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An Overview of MIG Welding in Sheet Metal Fabrication

26 March 2021

Metal Inert Gas (MIG) welding offers various advantages for efficiency without giving up nature of the completed weld, however there are numerous elements that can meddle with fruitful MIG welding execution. You can improve execution and results in your MIG welding applications — and set aside cash through diminished consumable waste — by finding a way to maintain a strategic distance from normal errors identified with the MIG weld and consumables. Dodging regular errors encourages you get the best outcomes in MIG welding. It’s likewise critical to appropriately keep up the MIG machinery and consumables, so it is best to know what can go wrong in MIG welding.

Known also as GMAW (Gas Metal Arc) welding, this technique uses a special inert shielding gas to protect the weld pool. Considered the group “all-rounder,” MIG welders can join thin and thick metals. The equipment used to do this comes with a number of adjustable electrode settings, so the gear is easier to master. Well, it is as long as the welder is familiar with all of the power settings. If we were to list any application drawbacks, it would be the fact that it lacks power, accuracy, and MIG can only be used in a handful of welding positions.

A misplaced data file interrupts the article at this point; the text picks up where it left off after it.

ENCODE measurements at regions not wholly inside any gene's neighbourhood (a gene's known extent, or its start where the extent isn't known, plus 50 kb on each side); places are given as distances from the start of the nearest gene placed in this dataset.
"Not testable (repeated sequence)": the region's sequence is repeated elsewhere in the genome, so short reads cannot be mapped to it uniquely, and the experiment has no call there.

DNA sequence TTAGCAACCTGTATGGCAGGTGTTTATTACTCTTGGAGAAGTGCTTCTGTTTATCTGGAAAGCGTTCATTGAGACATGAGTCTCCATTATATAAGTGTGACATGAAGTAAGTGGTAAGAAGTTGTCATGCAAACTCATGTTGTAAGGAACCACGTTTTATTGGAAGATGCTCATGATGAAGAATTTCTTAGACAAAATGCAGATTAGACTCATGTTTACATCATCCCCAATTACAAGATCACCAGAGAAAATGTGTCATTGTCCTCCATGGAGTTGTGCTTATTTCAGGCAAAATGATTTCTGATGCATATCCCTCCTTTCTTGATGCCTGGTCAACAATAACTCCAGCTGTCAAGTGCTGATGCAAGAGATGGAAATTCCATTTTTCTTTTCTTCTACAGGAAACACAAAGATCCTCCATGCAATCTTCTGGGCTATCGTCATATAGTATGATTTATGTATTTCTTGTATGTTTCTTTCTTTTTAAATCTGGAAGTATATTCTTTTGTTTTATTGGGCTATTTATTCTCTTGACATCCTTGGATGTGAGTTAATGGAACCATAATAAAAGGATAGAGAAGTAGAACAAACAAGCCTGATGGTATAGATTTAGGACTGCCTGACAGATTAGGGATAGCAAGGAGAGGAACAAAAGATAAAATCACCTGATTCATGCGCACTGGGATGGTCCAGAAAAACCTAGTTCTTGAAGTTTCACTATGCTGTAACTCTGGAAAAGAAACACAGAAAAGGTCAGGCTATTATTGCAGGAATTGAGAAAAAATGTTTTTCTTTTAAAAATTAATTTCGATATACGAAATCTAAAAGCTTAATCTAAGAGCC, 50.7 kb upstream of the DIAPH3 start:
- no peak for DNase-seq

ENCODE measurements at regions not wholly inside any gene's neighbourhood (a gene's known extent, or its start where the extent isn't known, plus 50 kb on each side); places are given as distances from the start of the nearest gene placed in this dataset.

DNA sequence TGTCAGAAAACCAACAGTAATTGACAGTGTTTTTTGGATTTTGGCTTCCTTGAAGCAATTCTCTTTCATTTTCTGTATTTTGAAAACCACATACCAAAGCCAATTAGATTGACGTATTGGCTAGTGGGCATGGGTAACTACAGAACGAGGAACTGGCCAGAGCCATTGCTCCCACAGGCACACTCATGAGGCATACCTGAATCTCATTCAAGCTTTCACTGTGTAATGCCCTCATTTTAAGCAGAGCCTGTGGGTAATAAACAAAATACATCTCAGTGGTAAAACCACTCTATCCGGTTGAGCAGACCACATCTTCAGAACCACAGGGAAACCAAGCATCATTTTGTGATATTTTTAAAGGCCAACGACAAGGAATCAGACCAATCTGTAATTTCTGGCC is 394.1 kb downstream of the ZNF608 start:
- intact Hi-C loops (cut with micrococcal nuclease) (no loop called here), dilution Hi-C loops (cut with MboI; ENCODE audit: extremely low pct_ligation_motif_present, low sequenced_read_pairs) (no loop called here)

Metal inert gas welding, using its shielding gas and wire-feed electrode, is believed to be one of the easiest welding techniques to learn. That’s an immediate advantage. Expect hobbyists and motorsport enthusiasts to own a MIG rig. Stored in their garages, the equipment is pulled out everytime a big weekend project comes around.

MIG Welding: Why is it Beneficial in Sheet Metal Fabrication

Some experts say they can teach a student how to use MIG welding equipment in under an hour. That may be true for a weekend warrior, but experts require years of training to get the most out of their tools. Still, that’s a notable benefit. The training is carried out, the welder becomes familiar with the equipment, certifications are issued, and another welder enters the field. Of note, there’s still a need to clean the weld site. Next on the list, then, because of the wire feed system,

Metal Inert Gas work is fast. There’s no pausing to grab more consumable materials, more welding rods, no stopping to clean away slag. When the welder gets going, a streamlined workflow comes naturally. MIG welding is a slag-less welding method. The shield gas stops atmospheric reactance and it features feed-wire efficiency, produces clean, uninterrupted welds, and is suitable for thinner sheet metals.